I first met Bernie Sanders in 1996. I was the publisher of his book Outsider in the House, a political autobiography that appeared the following year (and which has just been reissued by Verso with a new foreword, and more than a hint of optimism, as Outsider in the White House). The occasion was a benefit concert during his successful bid to be re-elected to the House of Representatives from the small, rural state of Vermont.

Sanders’s early years are not well documented, least of all by him. He devotes less than three of the 300 pages in Outsider to the first three decades of his life. He doesn’t much care for the “humble roots” narrative beloved of so many politicians, generally millionaires whose ancestors lived in broken-down cabins. But the raw material is certainly there. The son of Polish immigrants, Sanders grew up in a working-class Jewish family in Flatbush, Brooklyn. At home, money was tight: “Every major household purchase . . . would be accompanied by a fight between my parents as to whether we could afford it,” he wrote.

It was an achievement to gain admission to the University of Chicago, and though he described himself as “not a good student”, that was a result of sacrificing coursework to the cause of social activism. He settled permanently in Vermont at the age of 27, having bought an 85-acre farm in the north of the state for $2,500. Four years later he moved to Burlington, the state capital, where he became involved in city politics, at first in the tiny Liberty Union Party and then as an independent. In 1981 he was inaugurated as mayor and commenced a series of tilts at the state’s congressional seat. He finally entered the House of Representatives in 1991 – the first independent candidate to enter Congress in 40 years.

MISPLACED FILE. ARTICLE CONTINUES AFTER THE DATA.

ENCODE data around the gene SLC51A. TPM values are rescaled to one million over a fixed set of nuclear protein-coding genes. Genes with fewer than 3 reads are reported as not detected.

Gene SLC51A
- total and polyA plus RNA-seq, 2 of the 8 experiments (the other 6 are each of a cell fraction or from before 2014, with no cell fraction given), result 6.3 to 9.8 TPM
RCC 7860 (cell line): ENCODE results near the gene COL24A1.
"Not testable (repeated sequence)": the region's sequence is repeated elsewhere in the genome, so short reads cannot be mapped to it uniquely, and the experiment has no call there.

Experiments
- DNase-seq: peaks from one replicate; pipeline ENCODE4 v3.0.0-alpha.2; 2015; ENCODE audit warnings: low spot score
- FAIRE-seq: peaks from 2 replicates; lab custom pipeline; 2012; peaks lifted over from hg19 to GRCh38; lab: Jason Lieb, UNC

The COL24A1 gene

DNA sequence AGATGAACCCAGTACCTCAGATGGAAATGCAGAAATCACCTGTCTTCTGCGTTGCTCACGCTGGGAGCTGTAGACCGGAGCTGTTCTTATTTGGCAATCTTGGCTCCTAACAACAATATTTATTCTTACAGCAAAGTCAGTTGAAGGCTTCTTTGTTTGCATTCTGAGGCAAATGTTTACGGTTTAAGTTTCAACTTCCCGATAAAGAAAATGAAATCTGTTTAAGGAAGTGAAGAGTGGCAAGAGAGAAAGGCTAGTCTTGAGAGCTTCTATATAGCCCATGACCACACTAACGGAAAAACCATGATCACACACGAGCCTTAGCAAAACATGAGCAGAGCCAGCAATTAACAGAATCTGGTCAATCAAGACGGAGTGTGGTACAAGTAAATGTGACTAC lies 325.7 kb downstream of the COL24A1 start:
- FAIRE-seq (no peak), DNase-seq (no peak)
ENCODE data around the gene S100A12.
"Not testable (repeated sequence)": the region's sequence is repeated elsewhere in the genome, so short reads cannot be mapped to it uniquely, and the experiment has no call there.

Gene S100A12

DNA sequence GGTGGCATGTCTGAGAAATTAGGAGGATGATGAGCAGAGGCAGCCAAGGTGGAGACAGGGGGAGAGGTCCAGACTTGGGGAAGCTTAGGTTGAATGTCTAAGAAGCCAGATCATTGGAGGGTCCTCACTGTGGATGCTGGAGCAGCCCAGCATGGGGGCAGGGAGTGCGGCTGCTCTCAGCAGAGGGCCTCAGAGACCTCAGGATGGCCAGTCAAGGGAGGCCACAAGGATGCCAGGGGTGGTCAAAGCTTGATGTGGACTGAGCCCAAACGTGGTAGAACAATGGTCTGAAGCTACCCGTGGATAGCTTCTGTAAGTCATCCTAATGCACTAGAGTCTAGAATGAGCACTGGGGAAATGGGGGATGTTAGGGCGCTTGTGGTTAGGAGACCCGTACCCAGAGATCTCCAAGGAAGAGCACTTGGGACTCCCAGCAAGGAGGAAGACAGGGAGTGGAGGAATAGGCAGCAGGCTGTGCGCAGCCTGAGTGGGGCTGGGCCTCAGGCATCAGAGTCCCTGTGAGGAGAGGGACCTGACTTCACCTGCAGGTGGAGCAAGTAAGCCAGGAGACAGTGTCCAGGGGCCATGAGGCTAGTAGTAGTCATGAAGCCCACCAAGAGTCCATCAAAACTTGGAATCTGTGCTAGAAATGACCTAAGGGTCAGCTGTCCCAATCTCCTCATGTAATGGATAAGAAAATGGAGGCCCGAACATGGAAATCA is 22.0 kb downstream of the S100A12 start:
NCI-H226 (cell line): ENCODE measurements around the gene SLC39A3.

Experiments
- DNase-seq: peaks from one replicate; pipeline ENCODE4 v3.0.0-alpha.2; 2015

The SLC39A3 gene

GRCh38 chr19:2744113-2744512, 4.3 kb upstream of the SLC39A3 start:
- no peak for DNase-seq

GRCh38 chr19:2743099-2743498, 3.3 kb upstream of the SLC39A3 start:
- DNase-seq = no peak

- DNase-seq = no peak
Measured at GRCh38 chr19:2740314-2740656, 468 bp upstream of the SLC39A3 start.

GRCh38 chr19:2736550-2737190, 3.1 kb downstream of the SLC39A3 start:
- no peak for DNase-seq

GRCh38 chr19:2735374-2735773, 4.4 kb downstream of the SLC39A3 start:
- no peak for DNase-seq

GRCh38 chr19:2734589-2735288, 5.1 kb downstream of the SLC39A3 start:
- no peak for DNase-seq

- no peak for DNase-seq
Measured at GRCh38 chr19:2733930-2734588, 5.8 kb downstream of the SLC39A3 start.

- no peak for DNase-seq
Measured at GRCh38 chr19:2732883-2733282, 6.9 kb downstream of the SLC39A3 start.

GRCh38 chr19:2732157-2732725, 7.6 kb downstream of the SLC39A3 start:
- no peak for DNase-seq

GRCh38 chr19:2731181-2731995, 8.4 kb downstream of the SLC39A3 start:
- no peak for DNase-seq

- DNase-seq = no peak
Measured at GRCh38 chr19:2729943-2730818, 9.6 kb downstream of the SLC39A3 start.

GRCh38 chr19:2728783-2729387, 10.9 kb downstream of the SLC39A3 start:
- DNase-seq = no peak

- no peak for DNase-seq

By the time I encountered him, Sanders was seeking to defend his seat for the third time. The concert where we met was taking place in an old art-deco theatre in Brattleboro, perhaps the most hippiefied community in a state where tie-dye remains as ubiquitous as dairy herds. It was headlined by Pete Seeger, who ran through a panoply from his folk songbook to a packed crowd that knew all the words.

Ten years earlier, Mayor Sanders, a long-time admirer of Seeger, had recorded one of his songs, “Where Have All the Flowers Gone”, on a surreal folk/rap album. Now, he waited until Seeger had finished his set before taking the stage and, speaking in the only manner he seems to know – a gruff, shouted staccato – exhorted Vermonters to join him in the fight against Newt Gingrich and Bob Dole to stop the Republicans from taking over the presidency and the Senate. The response was rapturous. Sanders left the stage like a president concluding a State of the Union speech, gladhanding lines of admirers as he made his way out of the hall.

A few weeks later I met him again, this time at his congressional office in Washington, DC. On the wall of his office I spotted a plaque of Eugene Debs, who ran for Congress and the presidency on a socialist ticket, travelling to every part of the country on a train he called the Red Special and picking up 6 per cent of the popular vote in 1912, when he finished fourth, behind Woodrow Wilson, Theodore Roosevelt and William Howard Taft.